It doesn’t matter, people. What’s the bigger picture. Is it better to heal on the Sabbath? Alleviate suffering? Or to follow the letter of this Law. What’s the bigger picture.
Loving your neighbor matters. Helping the poor matters. The Reign of God. Love. Those matter. They all point to that wider, greater truth: who God is, how God works in the world, that we are all God’s beloved, that we are all living to God. Now that’s something I’m going to be thinking about a lot. Somebody said at some point that “we’re not humans on a spiritual journey—not human beings on a spiritual journey; we’re spiritual beings on a human journey.” Kinda makes a little sense, right? This is just one little portion of our whole spiritual experience, where we’ll be present with God. And to God, things like, how many times this woman was married to the brothers (the poor woman, p.s., you know, one brother dies, now I’ve got to marry the next brother). Those are the little things, right, those are the laws, too. There are all those laws saying, if one brother dies, then the other brother has to marry the widow, so that they can have children in his name. Doesn’t matter. Doesn’t matter. What’s the bigger picture? What’s the bigger truth?
This Lutheran pastor, who I actually think I mentioned a couple weeks ago—the Washington Post did a piece on her: Nadia Bolz-Webber. Anybody ever heard of her? She’s a Lutheran pastor out in Colorado. She started her own church. Her husband is also a Lutheran pastor; she met him while he was in seminary. He’s like this clean-cut, typical Lutheran pastor guy. She is not. She has this really short kinda spiky hair. She is this gold-medalist cross-fit weight-lifting thing, she’s got tattoos all up and down her arms. She’s kind of foul-mouthed, often. House for All Saints and All Sinners, that’s the name of her church, that’s why I mentioned it. So, she just came out with a new book. But in her piece, she was talking about, you know, all these rules and barriers people put up to people coming to the faith, and basically she was saying it doesn’t matter. It doesn’t matter what we do or what we don’t do. What matters is that God loves us. You know, we don’t have a checklist of all these things we’re supposed to accomplish in our lives. God loves you. That’s what it boils down to, right? Love. Resurrection. Doesn’t matter.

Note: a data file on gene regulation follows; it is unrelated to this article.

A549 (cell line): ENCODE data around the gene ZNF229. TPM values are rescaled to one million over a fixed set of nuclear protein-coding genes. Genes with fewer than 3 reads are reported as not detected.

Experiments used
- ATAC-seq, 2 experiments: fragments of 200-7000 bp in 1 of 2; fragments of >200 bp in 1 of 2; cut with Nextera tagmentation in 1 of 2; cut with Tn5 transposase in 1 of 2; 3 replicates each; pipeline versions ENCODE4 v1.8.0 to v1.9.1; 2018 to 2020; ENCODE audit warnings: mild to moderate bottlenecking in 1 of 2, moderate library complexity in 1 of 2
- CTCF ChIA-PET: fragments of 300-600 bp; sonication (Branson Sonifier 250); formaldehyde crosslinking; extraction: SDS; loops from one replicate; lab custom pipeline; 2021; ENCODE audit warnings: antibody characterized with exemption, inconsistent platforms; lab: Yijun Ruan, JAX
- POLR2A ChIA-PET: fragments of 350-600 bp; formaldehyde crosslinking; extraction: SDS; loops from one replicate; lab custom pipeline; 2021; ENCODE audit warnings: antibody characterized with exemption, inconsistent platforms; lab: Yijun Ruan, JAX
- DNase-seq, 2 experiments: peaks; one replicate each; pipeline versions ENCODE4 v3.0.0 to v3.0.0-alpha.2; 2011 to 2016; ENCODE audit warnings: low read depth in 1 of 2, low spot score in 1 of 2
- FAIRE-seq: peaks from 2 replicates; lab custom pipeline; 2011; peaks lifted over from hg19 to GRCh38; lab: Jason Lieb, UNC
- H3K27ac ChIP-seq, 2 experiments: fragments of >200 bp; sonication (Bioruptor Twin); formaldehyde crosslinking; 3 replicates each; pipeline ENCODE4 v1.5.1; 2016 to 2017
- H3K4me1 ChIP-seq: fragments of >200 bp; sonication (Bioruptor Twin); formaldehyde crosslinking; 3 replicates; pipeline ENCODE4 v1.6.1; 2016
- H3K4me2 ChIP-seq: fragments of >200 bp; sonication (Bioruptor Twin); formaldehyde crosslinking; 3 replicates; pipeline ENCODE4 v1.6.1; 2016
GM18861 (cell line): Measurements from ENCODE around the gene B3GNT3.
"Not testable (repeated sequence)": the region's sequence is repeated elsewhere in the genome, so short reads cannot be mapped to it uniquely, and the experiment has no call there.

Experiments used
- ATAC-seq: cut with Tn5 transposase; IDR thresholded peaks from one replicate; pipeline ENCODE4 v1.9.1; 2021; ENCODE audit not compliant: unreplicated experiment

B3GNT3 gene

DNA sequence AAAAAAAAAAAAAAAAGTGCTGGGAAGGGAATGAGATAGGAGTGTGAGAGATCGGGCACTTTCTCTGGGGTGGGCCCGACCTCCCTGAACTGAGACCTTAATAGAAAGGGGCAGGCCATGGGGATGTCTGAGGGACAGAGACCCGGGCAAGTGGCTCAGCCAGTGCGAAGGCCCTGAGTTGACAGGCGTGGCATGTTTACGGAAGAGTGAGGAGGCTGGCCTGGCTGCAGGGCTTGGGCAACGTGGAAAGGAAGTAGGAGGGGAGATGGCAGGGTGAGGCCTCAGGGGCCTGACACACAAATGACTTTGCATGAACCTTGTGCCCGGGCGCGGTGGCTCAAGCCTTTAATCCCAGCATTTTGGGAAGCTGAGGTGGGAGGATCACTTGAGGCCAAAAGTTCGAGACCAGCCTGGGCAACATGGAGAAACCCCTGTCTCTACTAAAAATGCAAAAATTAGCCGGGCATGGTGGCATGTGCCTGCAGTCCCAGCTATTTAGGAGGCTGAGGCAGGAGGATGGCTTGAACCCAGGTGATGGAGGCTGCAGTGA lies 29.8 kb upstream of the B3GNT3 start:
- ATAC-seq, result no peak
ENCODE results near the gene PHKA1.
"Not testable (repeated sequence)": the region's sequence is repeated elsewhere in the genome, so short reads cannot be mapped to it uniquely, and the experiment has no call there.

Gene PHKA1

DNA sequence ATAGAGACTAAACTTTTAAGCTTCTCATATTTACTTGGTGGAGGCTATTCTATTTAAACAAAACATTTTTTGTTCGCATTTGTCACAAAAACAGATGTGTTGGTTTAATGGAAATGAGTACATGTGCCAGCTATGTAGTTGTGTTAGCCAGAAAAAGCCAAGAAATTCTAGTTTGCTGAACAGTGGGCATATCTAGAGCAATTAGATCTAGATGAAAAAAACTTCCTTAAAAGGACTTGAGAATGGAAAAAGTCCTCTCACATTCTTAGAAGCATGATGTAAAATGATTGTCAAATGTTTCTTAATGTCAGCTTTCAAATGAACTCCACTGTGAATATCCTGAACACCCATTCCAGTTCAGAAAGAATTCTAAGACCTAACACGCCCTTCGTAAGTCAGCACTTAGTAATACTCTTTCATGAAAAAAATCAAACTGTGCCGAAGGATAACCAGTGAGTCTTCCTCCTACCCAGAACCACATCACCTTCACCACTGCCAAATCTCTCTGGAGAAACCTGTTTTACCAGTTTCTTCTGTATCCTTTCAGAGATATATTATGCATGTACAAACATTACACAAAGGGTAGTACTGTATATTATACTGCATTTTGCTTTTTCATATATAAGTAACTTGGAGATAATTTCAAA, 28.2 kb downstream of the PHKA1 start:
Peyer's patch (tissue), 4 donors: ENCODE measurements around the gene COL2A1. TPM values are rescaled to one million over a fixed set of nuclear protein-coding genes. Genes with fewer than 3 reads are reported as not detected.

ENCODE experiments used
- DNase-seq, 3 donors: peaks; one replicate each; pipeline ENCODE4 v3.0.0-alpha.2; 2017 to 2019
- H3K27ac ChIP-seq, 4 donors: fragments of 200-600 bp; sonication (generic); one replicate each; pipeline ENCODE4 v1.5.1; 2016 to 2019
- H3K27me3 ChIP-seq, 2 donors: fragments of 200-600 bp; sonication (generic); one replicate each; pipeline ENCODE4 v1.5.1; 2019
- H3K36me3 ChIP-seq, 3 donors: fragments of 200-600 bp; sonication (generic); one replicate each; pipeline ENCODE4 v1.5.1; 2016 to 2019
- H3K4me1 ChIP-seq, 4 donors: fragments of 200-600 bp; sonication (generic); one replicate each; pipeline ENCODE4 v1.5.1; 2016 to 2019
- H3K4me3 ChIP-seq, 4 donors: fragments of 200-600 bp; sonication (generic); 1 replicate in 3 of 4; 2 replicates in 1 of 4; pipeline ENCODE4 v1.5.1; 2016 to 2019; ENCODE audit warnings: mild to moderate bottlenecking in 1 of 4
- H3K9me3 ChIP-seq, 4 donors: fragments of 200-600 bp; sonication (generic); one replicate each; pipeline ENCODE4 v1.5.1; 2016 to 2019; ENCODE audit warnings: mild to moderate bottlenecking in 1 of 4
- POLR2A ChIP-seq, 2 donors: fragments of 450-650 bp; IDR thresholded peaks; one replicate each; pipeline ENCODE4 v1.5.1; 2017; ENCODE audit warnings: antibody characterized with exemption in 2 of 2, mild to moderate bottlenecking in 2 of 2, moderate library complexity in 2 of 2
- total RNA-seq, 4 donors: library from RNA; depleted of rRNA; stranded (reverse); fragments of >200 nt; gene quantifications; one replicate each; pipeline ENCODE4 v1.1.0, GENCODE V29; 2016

I think I might just start saying that all the time. “It doesn’t matter!” How many people think that there are barriers to them coming to church? Maybe not the people here, because you’re in church. The people who are out there, who say, “You know, I’m divorced, and the Bible says you’re not supposed to get divorced.” Or, “I had a child, and I wasn’t married, and I’m still not married, and I’m living with the father of my child and ooh, I don’t think I should go to church.” Or, “I’m gay.” Or, whatever else. “I’m poor.” Or, “I’m rich.” Or, you know, “I come from the wrong side of town” or “I’m uneducated.” Whatever. “My life is a mess.” “I have an addiction.” It doesn’t matter. What if they were all told that message. They all heard that message. It doesn’t matter. You are God’s beloved child. You are living, you are loved, and you are welcome.
So be evangelists in the coming weeks. Share that good news with people. Let them know it doesn’t matter. Those little arguments, those little things– it doesn’t matter. What’s the bigger truth? There will be some people who still want to argue with you. I’m sure if we had listened to this conversation continued on, the Sadducees would have been like, “Ooh! But wait, you didn’t really answer our question.” There are going to be people. It doesn’t matter. Here’s the forest, don’t mind the trees. Amen.